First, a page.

Last week I had the pleasure of attending Artefactual’s Archivematica Camp held at the University of British Columbia. It was a three day intensive introduction to the Archivematica software and I was really impressed by the learning outcomes from the three days. First things first – for those of you who might not be familiar with Archivematica…here’s an overview. Essentially, Archivematica “provides an integrated suite of free and open-source tools that allows users to process digital objects from ingest to archival storage and access in compliance with the ISO-OAIS functional model and other digital preservation standards and best practices.
I learned A LOT over the three days so I wanted to share a taste of the experience. Many thanks to the organizers, ‘camp counselors,’ and the folks at UBC for hosting the event. The room was full of passionate people from at least three countries all trying to solve this ‘wicked problem’ we call digital preservation. The best thing about the camp was that we got to feel like we are all in this together, facing a challenge, and finding innovative solutions. A very close second for my favourite aspect of the camp was that there was an acknowledgement that we all come to this with different skills and we are all at different stages in our digital preservation journey. Everyone was made to feel included regardless of skill level. I want to commend Artefactual for this because I don’t think it is easy to make so many different levels feel welcome and at ease. The camp felt like a safe space to explore and ask questions.
Day one was designed to get us all relatively on the same page so we could then work with the software over the next few days. To start the day, Kelly Stewart provided us with an overview of how Archivematica fits into the digital preservation landscape. It is important to understand that there is no ‘one-size-fits-all’ tool for digital preservation and that Archivematica is meant to be part of a toolbox that incorporates a number of open-source products.
We started with the fundamentals and talked about what digital preservation actually means. The Library of Congress defines it as “active management of digital content over time to ensure ongoing access.” It is important to recognize that digital preservation is not a ‘one and done’ kind of practice. It is ongoing maintenance of digital content so that we can ensure readability, discoverability, and use over time. None of this digital dark age stuff. We want to be able to access content long after we’re gone. And that takes ongoing, active, effort.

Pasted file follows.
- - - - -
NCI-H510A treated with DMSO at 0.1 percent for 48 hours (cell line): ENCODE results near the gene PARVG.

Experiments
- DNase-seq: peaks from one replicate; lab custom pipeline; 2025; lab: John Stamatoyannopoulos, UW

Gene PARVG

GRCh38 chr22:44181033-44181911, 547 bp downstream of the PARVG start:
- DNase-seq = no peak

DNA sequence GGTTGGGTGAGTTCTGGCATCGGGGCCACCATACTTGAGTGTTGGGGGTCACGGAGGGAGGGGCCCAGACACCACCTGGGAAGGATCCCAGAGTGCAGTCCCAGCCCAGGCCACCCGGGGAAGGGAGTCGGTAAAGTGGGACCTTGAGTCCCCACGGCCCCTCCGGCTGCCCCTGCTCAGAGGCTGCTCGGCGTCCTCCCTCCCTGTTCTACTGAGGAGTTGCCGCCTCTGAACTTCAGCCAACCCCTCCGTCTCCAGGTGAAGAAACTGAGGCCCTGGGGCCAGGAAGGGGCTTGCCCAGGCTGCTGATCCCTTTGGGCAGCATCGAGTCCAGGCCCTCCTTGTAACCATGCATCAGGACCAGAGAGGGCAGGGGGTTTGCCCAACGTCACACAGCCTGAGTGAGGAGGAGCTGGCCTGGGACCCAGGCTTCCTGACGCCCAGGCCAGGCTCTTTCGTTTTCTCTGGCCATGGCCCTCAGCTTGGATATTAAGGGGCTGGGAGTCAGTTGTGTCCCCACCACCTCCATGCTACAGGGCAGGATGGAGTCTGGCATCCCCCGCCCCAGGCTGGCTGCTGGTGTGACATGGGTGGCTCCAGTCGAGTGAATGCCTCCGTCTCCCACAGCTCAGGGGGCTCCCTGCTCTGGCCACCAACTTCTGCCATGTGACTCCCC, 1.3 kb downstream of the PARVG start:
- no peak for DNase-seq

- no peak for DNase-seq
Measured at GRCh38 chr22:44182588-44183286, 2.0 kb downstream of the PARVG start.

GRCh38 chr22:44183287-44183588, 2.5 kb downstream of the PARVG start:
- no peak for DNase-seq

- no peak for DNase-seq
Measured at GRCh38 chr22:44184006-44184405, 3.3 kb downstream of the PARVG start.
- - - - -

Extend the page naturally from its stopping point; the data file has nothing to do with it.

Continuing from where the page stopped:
Archivematica was built on the framework of the OAIS model (“everybody drink”) and so we quickly went over the fundamentals of the OAIS model, before discussing Archivematica’s core functionality. Archivematica is designed to create OAIS-compliant, systems agnostic archival information packages (AIPs), save those AIPs to any storage system, and create Dissemination Information Packages (DIPs) that can populate access systems. The concept is fairly simple, the execution decidedly un-simple.
The second half of the morning focused on how Archivematica works. The system is built as a microservice architecture, so there is a whole series of scripts running different microservices that tick along, moving the digital information from one part of the process to the next and providing the opportunity for the user to have input along the way. Microservices are strung together as workflows and there are decision points that can be automated if desired.
In addition to being OAIS-compliant, Archivematica is standards-based. It would take WAY too much time to get into all of the tools and standards, but I thought it might be helpful to have them all listed with hyperlinks for anyone who wants to follow-up: BagIt, METS, PREMIS, Dublin Core, PRONOM.
Archivematica has been designed to perform the following:
- fixity checks (computing checksums)
- identification of file formats (this examines the file signature not the file extension, as there is often no file extension)
- characterization (producing technical metadata for an object)
- validation (determining the level of compliance of a digital object to the specification for its purported format, or in other words…is it what it is supposed to be?)
- normalization (transferring digital materials into preservation-friendly formats)
The result of all of these microservices is the creation of an Archival Information Package (AIP), which contains information files, tool output logs, master and derivative digital objects, and metadata files that describe the AIP and its contents. All of this is to ensure that going forward we know what the objects are and what was done to them, with a view to ensuring authenticity, transferability, readability, and discoverability over time.